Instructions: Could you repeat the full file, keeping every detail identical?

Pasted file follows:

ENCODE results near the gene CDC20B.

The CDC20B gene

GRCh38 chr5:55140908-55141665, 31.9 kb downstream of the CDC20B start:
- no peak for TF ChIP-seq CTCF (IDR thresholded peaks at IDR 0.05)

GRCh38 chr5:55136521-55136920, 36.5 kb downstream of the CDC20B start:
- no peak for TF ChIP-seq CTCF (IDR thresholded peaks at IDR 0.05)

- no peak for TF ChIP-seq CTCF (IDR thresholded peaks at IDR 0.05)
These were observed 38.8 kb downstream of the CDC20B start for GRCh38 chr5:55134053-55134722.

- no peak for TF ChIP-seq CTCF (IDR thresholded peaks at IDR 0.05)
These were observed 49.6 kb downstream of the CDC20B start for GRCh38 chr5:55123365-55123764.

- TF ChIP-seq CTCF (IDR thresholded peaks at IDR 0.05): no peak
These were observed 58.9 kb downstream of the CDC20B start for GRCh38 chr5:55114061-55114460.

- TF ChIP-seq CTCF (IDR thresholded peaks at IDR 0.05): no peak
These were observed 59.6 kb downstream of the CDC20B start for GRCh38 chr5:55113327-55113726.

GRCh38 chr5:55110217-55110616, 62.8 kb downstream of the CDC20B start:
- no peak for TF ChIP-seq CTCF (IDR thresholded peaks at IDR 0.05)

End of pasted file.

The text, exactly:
ENCODE results near the gene CDC20B.

The CDC20B gene

GRCh38 chr5:55140908-55141665, 31.9 kb downstream of the CDC20B start:
- no peak for TF ChIP-seq CTCF (IDR thresholded peaks at IDR 0.05)

GRCh38 chr5:55136521-55136920, 36.5 kb downstream of the CDC20B start:
- no peak for TF ChIP-seq CTCF (IDR thresholded peaks at IDR 0.05)

- no peak for TF ChIP-seq CTCF (IDR thresholded peaks at IDR 0.05)
These were observed 38.8 kb downstream of the CDC20B start for GRCh38 chr5:55134053-55134722.

- no peak for TF ChIP-seq CTCF (IDR thresholded peaks at IDR 0.05)
These were observed 49.6 kb downstream of the CDC20B start for GRCh38 chr5:55123365-55123764.

- TF ChIP-seq CTCF (IDR thresholded peaks at IDR 0.05): no peak
These were observed 58.9 kb downstream of the CDC20B start for GRCh38 chr5:55114061-55114460.

- TF ChIP-seq CTCF (IDR thresholded peaks at IDR 0.05): no peak
These were observed 59.6 kb downstream of the CDC20B start for GRCh38 chr5:55113327-55113726.

GRCh38 chr5:55110217-55110616, 62.8 kb downstream of the CDC20B start:
- no peak for TF ChIP-seq CTCF (IDR thresholded peaks at IDR 0.05)